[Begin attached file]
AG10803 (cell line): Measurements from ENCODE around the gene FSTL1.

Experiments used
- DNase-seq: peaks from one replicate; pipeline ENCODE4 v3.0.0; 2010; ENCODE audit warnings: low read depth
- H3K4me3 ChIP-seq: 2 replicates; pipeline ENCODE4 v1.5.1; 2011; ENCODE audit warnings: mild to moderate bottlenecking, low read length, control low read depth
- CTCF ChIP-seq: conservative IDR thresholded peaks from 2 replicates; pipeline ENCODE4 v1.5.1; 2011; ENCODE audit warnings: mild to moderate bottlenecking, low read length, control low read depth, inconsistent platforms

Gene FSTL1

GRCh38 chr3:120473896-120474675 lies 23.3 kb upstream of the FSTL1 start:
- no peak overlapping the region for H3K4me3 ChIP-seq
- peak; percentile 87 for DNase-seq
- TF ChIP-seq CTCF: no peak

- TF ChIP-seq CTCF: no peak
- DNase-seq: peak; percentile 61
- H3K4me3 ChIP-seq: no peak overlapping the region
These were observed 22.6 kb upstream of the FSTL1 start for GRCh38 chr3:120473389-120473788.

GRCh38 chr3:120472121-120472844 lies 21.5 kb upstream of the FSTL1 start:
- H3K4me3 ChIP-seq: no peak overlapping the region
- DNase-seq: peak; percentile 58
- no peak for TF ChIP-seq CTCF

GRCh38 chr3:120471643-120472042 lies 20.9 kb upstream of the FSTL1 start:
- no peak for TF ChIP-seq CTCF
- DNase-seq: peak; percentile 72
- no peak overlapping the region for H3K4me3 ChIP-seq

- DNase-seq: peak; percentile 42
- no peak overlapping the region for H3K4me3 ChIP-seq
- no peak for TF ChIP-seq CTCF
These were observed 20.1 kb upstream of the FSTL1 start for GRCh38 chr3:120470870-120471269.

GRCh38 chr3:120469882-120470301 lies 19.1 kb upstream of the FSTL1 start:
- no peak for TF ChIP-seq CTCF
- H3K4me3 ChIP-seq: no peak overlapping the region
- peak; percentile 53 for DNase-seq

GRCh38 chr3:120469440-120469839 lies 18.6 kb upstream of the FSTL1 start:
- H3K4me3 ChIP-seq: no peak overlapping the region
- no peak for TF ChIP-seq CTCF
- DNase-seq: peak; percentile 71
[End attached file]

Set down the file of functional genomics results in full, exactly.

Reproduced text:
AG10803 (cell line): Measurements from ENCODE around the gene FSTL1.

Experiments used
- DNase-seq: peaks from one replicate; pipeline ENCODE4 v3.0.0; 2010; ENCODE audit warnings: low read depth
- H3K4me3 ChIP-seq: 2 replicates; pipeline ENCODE4 v1.5.1; 2011; ENCODE audit warnings: mild to moderate bottlenecking, low read length, control low read depth
- CTCF ChIP-seq: conservative IDR thresholded peaks from 2 replicates; pipeline ENCODE4 v1.5.1; 2011; ENCODE audit warnings: mild to moderate bottlenecking, low read length, control low read depth, inconsistent platforms

Gene FSTL1

GRCh38 chr3:120473896-120474675 lies 23.3 kb upstream of the FSTL1 start:
- no peak overlapping the region for H3K4me3 ChIP-seq
- peak; percentile 87 for DNase-seq
- TF ChIP-seq CTCF: no peak

- TF ChIP-seq CTCF: no peak
- DNase-seq: peak; percentile 61
- H3K4me3 ChIP-seq: no peak overlapping the region
These were observed 22.6 kb upstream of the FSTL1 start for GRCh38 chr3:120473389-120473788.

GRCh38 chr3:120472121-120472844 lies 21.5 kb upstream of the FSTL1 start:
- H3K4me3 ChIP-seq: no peak overlapping the region
- DNase-seq: peak; percentile 58
- no peak for TF ChIP-seq CTCF

GRCh38 chr3:120471643-120472042 lies 20.9 kb upstream of the FSTL1 start:
- no peak for TF ChIP-seq CTCF
- DNase-seq: peak; percentile 72
- no peak overlapping the region for H3K4me3 ChIP-seq

- DNase-seq: peak; percentile 42
- no peak overlapping the region for H3K4me3 ChIP-seq
- no peak for TF ChIP-seq CTCF
These were observed 20.1 kb upstream of the FSTL1 start for GRCh38 chr3:120470870-120471269.

GRCh38 chr3:120469882-120470301 lies 19.1 kb upstream of the FSTL1 start:
- no peak for TF ChIP-seq CTCF
- H3K4me3 ChIP-seq: no peak overlapping the region
- peak; percentile 53 for DNase-seq

GRCh38 chr3:120469440-120469839 lies 18.6 kb upstream of the FSTL1 start:
- H3K4me3 ChIP-seq: no peak overlapping the region
- no peak for TF ChIP-seq CTCF
- DNase-seq: peak; percentile 71